When asked about its meaning, he made it more confusing by saying: “Well candidly, when people talk in terms of shelter in place, what shelter in place really means as a term of art, would mean that wherever you may be at a particular time, you need to take shelter immediately right there. Whether you are at your home or some other location or in a roadside ditch, wherever you may be, you’re supposed to take shelter because of something like a tornado would be coming. This is not a stay-at-home strategy. A stay-at-home strategy would mean that you have to stay at home, you cannot leave home under any circumstances.”

After the reopening in the state, the number of coronavirus cases skyrocketed and hospitals were overwhelmed by patients.

When U.S.’ top infectious disease expert, Dr. Anthony Fauci, criticized some states for opening too soon and skipping the guidelines of the Center for Disease Control (CDC), Abbot’s lieutenant governor bashed Fauci and said they are “skipping to listen.” After months he ordered people to wear masks, however, many public health experts agree that it is a little too late.

Some other governors disregarded the opinions of public health experts amid the outbreak and downplayed the warnings. For instance, Georgia Gov. Brian Kemp banned cities in his state to order people to wear face masks.

Oklahoma Gov. Kevin Stitt, who rejected to wear masks, tested positive for the coronavirus. For some state governors, it was about the economy of their states. For others, it was about what masks represented in the U.S.

Face coverings to prevent the spread of the disease almost turned into an ideological issue in the country. In some instances, some Americans started to consider the masks as an infringement to their freedom and liberties.

In Utah, a public hearing on schools was canceled after the parents of a school district protested the decision of making their kids wear masks. The parents filled the hearing room with no masks on.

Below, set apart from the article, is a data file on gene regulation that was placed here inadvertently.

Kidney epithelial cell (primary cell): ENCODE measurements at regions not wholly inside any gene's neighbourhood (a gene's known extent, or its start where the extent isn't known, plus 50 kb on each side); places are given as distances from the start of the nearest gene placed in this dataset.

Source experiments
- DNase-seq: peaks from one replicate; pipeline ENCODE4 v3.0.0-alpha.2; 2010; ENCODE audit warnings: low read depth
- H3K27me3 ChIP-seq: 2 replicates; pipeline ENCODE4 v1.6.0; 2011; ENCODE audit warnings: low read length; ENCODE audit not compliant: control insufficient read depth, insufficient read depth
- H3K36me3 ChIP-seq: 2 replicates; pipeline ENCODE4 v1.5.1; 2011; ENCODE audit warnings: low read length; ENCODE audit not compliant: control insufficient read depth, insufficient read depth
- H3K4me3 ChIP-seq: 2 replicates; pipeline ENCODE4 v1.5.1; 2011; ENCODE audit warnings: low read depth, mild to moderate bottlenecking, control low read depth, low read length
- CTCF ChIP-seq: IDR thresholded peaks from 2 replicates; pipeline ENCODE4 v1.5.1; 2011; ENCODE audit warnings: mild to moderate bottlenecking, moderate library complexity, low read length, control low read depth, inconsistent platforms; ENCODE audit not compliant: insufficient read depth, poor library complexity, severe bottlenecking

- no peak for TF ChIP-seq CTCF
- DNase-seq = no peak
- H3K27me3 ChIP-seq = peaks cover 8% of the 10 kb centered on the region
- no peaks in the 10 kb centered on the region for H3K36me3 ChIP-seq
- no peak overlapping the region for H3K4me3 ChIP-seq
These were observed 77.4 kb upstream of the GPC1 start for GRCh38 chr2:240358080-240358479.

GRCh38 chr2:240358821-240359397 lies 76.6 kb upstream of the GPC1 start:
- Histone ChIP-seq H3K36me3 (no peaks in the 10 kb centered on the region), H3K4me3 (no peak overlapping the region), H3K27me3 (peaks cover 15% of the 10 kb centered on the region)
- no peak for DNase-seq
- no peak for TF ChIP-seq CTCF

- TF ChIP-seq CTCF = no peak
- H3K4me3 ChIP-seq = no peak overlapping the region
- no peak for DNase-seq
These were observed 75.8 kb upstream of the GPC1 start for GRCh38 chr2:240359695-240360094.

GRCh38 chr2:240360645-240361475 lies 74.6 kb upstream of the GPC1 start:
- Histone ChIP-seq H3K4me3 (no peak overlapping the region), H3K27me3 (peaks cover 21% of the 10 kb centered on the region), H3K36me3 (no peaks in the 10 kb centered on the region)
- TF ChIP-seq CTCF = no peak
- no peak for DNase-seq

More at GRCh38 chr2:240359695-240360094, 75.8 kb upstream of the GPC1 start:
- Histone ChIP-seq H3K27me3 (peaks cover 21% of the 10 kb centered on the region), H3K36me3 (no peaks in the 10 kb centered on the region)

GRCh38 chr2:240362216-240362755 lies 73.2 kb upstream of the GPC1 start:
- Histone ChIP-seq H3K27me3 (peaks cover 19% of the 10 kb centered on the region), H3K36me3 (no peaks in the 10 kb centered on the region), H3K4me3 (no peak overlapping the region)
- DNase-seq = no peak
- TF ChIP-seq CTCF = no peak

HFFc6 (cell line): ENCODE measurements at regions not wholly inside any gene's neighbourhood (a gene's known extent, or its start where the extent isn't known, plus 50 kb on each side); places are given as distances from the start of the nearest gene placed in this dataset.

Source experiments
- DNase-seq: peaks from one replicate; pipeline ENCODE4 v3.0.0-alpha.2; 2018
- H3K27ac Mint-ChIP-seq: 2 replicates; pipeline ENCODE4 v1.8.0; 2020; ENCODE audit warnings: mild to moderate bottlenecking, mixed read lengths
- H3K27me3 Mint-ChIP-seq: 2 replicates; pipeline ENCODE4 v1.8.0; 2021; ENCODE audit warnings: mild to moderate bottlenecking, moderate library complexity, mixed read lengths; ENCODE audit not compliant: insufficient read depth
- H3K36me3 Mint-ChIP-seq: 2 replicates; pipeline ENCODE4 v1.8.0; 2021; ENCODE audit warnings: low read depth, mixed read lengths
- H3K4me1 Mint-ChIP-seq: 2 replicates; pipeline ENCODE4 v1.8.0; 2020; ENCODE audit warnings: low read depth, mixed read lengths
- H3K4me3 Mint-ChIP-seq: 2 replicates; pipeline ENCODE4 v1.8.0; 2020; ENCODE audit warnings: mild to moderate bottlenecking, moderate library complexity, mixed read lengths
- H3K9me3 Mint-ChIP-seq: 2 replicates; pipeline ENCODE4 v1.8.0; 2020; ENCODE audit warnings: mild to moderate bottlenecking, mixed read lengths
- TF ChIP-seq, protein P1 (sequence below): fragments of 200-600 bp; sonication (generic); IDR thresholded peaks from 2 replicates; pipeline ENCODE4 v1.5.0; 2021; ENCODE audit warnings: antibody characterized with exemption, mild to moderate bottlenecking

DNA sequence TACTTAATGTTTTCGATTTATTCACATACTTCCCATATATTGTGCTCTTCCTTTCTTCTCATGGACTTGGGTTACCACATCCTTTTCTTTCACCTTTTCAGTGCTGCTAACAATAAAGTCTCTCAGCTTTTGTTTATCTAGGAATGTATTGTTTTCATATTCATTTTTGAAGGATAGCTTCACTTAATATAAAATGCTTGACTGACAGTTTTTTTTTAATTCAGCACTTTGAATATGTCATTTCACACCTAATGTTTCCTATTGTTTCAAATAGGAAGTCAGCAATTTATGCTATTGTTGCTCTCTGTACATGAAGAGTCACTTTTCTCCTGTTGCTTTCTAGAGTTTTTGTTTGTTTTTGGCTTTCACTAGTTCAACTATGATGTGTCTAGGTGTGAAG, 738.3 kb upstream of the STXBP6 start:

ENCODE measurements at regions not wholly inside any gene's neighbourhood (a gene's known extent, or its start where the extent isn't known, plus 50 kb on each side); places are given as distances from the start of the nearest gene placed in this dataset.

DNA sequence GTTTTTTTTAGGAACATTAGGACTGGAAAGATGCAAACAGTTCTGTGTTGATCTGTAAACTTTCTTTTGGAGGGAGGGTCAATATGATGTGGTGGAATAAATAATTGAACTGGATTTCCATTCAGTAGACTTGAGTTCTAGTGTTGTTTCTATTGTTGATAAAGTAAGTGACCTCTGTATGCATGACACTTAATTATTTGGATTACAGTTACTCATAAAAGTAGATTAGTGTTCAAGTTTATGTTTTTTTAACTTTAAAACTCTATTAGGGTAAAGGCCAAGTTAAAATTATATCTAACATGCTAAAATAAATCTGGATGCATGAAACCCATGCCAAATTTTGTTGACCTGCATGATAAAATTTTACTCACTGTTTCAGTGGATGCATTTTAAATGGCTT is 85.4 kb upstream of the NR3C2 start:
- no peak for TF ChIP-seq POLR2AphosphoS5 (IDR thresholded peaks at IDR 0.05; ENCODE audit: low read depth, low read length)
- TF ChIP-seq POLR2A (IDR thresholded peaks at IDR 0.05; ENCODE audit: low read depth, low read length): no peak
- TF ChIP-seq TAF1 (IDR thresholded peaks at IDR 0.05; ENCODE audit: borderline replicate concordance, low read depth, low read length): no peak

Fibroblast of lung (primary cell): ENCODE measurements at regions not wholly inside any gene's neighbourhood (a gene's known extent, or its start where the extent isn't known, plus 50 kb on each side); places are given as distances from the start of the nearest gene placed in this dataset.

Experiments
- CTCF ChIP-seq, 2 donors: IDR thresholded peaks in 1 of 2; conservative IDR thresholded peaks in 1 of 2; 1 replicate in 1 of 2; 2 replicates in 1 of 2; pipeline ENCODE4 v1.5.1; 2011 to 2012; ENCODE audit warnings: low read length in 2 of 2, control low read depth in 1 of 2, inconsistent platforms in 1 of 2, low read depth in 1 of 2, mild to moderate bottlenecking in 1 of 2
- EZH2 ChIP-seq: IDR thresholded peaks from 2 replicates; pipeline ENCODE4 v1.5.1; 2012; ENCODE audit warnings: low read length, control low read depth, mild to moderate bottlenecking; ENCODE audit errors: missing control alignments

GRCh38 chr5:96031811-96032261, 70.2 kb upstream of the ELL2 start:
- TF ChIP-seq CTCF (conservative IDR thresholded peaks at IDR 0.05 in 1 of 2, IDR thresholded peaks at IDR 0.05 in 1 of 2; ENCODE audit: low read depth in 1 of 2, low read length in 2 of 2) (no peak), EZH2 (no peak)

As these protests and resistance to masks and public health experts’ warnings continue, the numbers of coronavirus cases continue to increase in the U.S. For the past week, the average daily increase in the number of COVID-19 patients was around 60,000.

Hospitals in some states experienced shortages of personal protective equipment (PPE) for medical staff. The administrations in these states were apparently not well prepared for a potential outbreak in their own states. Despite this bleak picture, they continue to resist the warnings and guidelines of experts and scientists.

So these series of failures remind us of the failures of the local administrators in “Jaws.” This time the threat is not coming from a shark in the ocean but from a virus in the air or on surfaces. The experts of this disease and public health experts are trying to educate masses about this threat.

To diminish the cost

However, resistance to the expert’s knowledge is also present in this outbreak. The emphasis on the economy of the towns, the downplaying of the threat, the disrespect and ignorance to the expert’s knowledge and the declarations of premature victories are more or less similar.

In fact, America amid the COVID-19 crisis started to look more like the town of Amity in “Jaws.” And unlike the movie, a turning point did not happen for the administrators to change their opinion and abandon their stubbornness yet. The previous outbreaks that took place in New York, New Jersey and some other states were downplayed by most of the other states.

It is, in fact, a tragedy for these states to “try everything else” that would cost the lives of so many people. The more tragic point is that we still don’t know when these states will do “the right thing” that would end this outbreak. As time passes, there is an increasing degree of skepticism on whether they can do “the right thing.” And it is not only about the COVID-19 pandemic anymore.

[Daily Sabah, 20 July 2020]